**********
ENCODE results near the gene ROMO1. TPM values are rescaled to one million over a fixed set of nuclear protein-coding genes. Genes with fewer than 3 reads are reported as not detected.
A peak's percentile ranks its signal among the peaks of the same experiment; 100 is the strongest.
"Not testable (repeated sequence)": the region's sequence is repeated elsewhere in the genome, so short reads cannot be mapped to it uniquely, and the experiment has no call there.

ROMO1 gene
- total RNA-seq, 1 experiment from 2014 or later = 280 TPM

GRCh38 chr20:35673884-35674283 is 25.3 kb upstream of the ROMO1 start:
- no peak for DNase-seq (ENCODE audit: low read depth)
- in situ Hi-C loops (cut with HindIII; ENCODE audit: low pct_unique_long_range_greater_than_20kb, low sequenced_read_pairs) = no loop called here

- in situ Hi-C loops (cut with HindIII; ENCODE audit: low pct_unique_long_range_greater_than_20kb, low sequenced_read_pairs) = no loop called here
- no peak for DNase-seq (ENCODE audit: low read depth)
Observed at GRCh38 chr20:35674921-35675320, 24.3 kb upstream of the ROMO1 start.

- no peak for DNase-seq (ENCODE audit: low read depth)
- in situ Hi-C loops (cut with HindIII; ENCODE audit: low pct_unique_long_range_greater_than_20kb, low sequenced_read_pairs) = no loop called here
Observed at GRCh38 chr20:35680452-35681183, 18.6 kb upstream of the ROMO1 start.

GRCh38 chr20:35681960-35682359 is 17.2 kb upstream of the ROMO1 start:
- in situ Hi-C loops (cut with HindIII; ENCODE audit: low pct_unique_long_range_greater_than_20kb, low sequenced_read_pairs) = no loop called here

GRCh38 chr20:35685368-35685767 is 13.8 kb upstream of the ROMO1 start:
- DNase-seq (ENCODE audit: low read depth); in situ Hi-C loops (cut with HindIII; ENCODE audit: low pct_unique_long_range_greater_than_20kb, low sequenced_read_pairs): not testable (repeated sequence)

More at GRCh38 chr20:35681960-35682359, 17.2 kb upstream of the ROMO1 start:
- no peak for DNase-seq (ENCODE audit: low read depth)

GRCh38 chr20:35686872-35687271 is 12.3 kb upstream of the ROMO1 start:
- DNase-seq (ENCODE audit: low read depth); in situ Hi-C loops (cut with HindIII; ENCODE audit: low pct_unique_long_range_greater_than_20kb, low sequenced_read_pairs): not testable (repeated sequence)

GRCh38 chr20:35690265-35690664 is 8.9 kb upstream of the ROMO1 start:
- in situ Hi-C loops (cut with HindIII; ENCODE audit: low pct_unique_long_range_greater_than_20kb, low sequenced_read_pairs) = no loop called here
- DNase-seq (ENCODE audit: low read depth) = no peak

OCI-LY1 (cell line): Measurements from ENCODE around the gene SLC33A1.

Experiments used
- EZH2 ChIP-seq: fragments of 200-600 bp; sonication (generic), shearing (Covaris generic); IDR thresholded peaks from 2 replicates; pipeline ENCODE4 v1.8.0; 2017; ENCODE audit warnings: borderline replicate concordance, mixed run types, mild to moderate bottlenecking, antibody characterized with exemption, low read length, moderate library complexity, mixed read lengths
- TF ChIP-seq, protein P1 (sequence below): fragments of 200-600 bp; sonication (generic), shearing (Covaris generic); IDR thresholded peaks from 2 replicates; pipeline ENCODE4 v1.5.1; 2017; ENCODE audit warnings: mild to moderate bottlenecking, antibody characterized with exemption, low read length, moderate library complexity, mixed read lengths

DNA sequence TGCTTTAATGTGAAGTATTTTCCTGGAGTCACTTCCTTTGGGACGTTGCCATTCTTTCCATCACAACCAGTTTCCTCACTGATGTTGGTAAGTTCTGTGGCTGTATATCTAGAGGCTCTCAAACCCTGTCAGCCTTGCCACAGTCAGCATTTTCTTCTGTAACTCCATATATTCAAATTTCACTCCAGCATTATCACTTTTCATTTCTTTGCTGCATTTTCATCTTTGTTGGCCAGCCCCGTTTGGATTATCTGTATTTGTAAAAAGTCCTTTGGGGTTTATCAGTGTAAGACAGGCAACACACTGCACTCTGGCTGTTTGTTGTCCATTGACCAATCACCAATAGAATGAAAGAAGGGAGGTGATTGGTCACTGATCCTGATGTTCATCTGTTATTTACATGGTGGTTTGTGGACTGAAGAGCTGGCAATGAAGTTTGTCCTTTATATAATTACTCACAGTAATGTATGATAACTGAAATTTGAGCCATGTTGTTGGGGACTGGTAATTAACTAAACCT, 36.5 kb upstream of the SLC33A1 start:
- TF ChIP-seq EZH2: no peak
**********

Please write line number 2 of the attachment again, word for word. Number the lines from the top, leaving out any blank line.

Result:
A peak's percentile ranks its signal among the peaks of the same experiment; 100 is the strongest.